How virtual advising makes dreams come true during COVID
Even though she was set to graduate high school near the top of her class, Ashley Espinosa wanted her writing to be stronger for her college applications.
Coming from a Hispanic household in Brooklyn, New York, she felt that English was not her best subject.
“Being able to tell your story is probably the most important factor in your application—that’s where colleges get to see who you are as a person,” says Espinosa, now in her first year at the University of Southern California. “If I wasn’t able to tell that story correctly, I wouldn’t get to my dream college.”
USC is her dream college, though she hasn’t been to campus yet. She has experienced “fear of missing out,” while COVID has forced her to take all her classes online from home in Brooklyn this semester.
More from UB: How the reach of virtual college advising is expanding
Her professors have been accommodating and understanding, but she feels disconnected from campus life.
“People who are privileged enough to get off-campus apartments have been in Los Angeles,” Espinosa says. “One of my biggest concerns is what if I get to campus and I don’t have any friends. What if I don’t find my group of people?”
Espinosa was supported on her path to USC by an online advisor who, day and night, edited the essays she wrote for more than 30 college applications.
Espinosa’s advisor was supplied for free by CollegePoint, a coalition of agencies backed by Bloomberg Philanthropies that works to enroll high-achieving first-generation, low-income and underrepresented students in highly selective colleges and universities.Virtual advising makes #college dreams come trueClick To TweetOver an eight-month period that began pre-COVID, Espinosa’s advisor worked around her busy, six-day-a-week schedule as a high school volleyball and basketball player.
At the beginning of her senior year, Espinosa and her advisor began making a list of colleges and identifying scholarships. The advisor helped her keep track of important application deadlines as she visited campuses and dealt with the death of her grandmother.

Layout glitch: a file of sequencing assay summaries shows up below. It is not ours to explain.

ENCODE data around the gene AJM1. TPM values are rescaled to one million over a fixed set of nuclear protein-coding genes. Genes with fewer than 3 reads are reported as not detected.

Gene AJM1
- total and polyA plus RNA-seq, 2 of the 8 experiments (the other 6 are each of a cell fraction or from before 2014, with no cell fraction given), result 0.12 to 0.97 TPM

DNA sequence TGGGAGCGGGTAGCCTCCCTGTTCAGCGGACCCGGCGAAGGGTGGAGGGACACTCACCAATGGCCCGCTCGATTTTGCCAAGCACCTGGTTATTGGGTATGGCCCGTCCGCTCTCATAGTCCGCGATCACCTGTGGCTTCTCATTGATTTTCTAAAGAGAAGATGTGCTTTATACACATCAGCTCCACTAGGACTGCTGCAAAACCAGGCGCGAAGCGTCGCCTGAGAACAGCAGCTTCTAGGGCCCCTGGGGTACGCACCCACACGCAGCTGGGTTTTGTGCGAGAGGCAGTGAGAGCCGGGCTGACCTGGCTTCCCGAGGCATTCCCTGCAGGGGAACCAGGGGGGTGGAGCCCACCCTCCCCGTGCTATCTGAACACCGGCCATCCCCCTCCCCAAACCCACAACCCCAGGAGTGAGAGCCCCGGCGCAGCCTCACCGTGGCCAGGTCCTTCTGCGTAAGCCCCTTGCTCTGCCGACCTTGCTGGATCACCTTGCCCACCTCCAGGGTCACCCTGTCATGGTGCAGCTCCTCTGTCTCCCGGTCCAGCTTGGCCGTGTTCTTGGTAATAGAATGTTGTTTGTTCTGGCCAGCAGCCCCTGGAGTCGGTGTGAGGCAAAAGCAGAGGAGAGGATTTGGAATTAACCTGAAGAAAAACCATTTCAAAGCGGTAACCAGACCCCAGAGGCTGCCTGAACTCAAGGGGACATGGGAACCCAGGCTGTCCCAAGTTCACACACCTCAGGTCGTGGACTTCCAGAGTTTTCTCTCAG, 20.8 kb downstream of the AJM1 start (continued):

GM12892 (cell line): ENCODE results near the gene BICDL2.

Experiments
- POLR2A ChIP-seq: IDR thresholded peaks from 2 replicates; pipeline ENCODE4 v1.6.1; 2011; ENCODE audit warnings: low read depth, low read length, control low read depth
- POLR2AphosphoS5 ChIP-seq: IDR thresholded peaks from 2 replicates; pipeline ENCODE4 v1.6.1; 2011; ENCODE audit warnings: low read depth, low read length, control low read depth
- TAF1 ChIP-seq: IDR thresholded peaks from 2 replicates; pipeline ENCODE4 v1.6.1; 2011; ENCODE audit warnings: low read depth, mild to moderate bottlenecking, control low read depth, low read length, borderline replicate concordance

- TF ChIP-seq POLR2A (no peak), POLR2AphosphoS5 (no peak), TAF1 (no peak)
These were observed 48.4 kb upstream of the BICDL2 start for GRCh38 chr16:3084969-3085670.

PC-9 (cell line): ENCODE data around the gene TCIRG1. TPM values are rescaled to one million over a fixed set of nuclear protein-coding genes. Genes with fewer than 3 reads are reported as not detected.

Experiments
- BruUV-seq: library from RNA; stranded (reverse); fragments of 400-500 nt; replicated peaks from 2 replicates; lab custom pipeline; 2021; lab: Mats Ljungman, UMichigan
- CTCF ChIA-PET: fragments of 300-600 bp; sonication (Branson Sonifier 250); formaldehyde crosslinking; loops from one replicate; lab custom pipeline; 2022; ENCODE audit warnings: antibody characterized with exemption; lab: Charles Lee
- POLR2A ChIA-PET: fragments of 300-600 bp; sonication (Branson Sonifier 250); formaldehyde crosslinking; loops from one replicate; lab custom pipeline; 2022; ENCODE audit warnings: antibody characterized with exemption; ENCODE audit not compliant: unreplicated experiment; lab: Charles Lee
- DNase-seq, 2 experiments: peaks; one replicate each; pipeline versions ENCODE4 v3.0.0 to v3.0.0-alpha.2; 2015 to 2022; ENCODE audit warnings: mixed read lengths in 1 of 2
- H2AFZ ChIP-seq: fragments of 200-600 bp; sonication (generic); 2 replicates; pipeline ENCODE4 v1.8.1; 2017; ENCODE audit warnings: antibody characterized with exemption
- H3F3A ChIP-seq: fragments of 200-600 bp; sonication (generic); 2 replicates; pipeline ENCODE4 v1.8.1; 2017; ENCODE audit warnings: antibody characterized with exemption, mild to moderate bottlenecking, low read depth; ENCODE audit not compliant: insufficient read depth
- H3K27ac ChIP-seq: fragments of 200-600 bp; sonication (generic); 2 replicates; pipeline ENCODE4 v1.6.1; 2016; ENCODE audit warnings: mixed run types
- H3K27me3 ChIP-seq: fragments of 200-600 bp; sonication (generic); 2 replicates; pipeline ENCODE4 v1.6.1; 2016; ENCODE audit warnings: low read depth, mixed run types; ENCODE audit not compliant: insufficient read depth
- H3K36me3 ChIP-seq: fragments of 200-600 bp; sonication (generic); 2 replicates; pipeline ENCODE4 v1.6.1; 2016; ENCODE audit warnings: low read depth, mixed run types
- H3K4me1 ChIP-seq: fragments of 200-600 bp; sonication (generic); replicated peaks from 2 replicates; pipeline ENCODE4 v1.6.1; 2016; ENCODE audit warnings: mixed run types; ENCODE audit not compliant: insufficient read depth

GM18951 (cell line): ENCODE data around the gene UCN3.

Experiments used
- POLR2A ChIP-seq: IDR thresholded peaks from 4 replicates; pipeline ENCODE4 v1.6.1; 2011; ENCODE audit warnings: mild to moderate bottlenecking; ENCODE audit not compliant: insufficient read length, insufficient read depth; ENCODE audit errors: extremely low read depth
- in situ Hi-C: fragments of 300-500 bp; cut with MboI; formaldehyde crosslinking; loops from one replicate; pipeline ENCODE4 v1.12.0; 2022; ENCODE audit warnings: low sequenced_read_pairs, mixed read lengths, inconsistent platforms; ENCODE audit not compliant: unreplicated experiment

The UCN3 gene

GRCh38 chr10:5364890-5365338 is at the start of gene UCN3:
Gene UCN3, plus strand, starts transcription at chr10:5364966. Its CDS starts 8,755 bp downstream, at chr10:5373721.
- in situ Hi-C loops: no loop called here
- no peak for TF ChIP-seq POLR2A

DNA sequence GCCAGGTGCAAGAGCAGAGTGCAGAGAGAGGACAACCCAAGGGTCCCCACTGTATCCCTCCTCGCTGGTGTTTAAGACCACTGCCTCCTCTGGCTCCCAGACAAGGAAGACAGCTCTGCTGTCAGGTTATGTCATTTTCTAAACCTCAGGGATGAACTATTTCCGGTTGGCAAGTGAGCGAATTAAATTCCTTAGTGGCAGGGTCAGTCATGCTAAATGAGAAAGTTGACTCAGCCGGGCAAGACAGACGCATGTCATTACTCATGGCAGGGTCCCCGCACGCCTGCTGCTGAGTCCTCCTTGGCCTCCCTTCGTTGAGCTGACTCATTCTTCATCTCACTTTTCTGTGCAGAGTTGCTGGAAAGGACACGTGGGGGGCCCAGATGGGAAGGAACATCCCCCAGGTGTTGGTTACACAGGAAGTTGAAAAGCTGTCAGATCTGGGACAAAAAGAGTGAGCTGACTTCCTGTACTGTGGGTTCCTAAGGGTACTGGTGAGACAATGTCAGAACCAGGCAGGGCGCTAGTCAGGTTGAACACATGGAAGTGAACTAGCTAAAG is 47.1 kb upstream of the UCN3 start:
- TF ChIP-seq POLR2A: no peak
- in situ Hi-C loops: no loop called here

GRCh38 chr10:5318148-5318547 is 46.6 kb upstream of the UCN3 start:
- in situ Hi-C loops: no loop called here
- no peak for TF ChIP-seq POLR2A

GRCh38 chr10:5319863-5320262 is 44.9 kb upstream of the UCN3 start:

She set her sights on USC because of its progressive urban planning and public policy program. And once she was accepted and enrolled, she and her advisor began discussing how she would get involved in campus beyond academics.
More from UB: How advisors are keeping college access on track
She has joined two programs in which she tutors low-income, K-12 students in Los Angeles who are also contending with the challenges of online learning.
“It’s my way of contributing back into the community that I will be in for the next four or five years,” she says.
She has also been using Zoom and social media to connect with other USC students, including a Hispanic group in Snapchat.
“You need to have friends supporting you,” she says. “That’s the only way I got through high school—I was part of a group of kids who wanted to be the best and they pushed me to become better.”
As a virtual service, CollegePoint was poised to adjust easily to the disruptions of COVID, says Nick Watson, CollegePoint’s lead at Bloomberg Philanthropies.
For the class of 2020, it extended its program year, which usually ends in June, to September to help students make the transition from high school to college, Watson says.
For the class of 2021, its advisors plan to start working with students earlier, during the end of their junior years.
CollegePoint has also provided students with technology grants to get devices, hotspots and other essential tools for online learning.
“We’re making sure they have tech access not only for the college-application process but also for a successful senior year,” Watson says.
More from UB: 8 ways one university is investing in anti-racism
CollegePoint also connects high schoolers with college juniors and seniors who have been through the program and share their experiences at various institutions.
This year, students have shared how they formed “pods” on campus during COVID restrictions, Watson says.
“This is unprecedented for all of us and there is a lot of anxiety for newly enrolled freshmen,” Watson says. “Our advisors are putting in the work to make sure students know that when they’re feeling anxious about applying for scholarships or meeting a deadline, our advisors are that reassuring word at the end of the day.”